Life By The Drop

You’re livin’ a dream
As though you’re on top
My mind is achin’
And Lord it won’t stop
That’s how it happened
Livin’ life by the drop

Life by the drop. Many musicians, especially in the rock/blues genre, experience this life directly. Many big names have died while doing so. Many remain obscure or unknown because of it. Some escape it. In the case of Stevie Ray Vaughn, he lived it for most of his career but licked it in 1987. Three years later, in August of 1990, his life was cut short, dying in a helicopter crash.

During his short life, both in and out of the blur of alcoholism and drug addiction, SRV became an icon in the rock/blues genre, producing some amazing music as part of Double Trouble that featured a unique blend of rock/jazz/blues primarily from Stevie’s guitar, but also from his one of kind of voice.

I almost missed it, not having discovered the Double Trouble sound until the late 80s just before his death, but I did discover it and immediately became a fan. Most folks think MTV was one of the worst things for the music industry ever, and they may be right, but one of the things I can thank the video channel for is that connection, my first experience of SRV being his video for Superstition, a remake of Stevie Wonder’s hit form the 70s.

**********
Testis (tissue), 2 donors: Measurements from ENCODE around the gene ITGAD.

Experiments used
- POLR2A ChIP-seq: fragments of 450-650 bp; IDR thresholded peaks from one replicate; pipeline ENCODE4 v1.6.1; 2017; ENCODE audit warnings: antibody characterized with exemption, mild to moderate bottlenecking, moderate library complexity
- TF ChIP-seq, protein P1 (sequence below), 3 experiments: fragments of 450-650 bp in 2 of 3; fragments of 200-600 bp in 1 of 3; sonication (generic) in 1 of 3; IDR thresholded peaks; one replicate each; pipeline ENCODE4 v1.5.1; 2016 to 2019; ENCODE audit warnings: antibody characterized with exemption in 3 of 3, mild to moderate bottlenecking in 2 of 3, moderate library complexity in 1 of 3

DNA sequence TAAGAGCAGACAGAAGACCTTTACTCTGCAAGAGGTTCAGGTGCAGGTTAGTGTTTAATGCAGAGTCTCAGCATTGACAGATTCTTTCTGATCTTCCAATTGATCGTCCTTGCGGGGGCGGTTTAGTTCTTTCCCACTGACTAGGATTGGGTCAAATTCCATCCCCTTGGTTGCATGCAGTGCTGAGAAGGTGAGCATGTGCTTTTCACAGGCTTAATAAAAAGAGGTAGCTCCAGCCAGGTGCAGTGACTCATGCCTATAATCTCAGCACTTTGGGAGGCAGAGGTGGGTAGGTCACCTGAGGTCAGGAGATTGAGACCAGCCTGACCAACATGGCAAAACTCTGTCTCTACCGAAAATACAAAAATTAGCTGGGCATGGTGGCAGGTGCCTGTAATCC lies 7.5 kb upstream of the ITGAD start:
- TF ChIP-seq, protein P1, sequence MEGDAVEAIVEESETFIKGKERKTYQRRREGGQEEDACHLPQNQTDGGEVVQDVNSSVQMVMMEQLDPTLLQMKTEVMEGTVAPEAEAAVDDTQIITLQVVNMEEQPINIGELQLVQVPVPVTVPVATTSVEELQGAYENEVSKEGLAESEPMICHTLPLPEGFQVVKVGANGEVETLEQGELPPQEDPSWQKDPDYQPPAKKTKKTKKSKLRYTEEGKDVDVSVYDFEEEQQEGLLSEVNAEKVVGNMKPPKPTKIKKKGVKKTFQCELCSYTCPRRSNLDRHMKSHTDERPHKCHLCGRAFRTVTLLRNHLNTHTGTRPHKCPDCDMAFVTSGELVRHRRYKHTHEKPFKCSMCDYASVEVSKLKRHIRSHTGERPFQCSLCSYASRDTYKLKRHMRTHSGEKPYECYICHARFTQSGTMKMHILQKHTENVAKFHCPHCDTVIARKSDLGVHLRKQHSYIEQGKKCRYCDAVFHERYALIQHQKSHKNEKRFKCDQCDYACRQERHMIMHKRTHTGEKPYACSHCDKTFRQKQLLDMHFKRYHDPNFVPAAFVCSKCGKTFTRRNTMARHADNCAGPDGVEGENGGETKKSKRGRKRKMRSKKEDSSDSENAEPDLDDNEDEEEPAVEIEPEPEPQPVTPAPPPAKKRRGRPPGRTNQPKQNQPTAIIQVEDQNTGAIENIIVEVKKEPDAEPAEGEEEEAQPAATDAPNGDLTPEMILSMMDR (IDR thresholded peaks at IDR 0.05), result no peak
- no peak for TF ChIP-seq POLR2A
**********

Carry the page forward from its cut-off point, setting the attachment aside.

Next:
What I’ve learned through TV shows and reading is that SRV was, at the least, two things: Double Trouble and a Texan. He could have left Double Trouble to play with David Bowie’s band in the early 80s (he contributed to the Let’s Dance album), but wanted to stick it out with a band he believed in – good move.

It’s a shame his life was cut short. There’s no telling how far his music could have taken him, especially after becoming clean and sober. Good thing about art is that it’s timeless and can live much longer than the artist itself. His music still rocks and this statue in Austin, TX, commemorates his contribution to it, as well as his loyalty to Texas. Glad I got to see it, but even more glad I have his music to enjoy in his absence!

Canon 60D, Tamron 17-50mm, f14, ISO100, 17mm, HDR, 6 Exposures (-2EV to +3EV)

Blog Link:
Shared publiclyView activity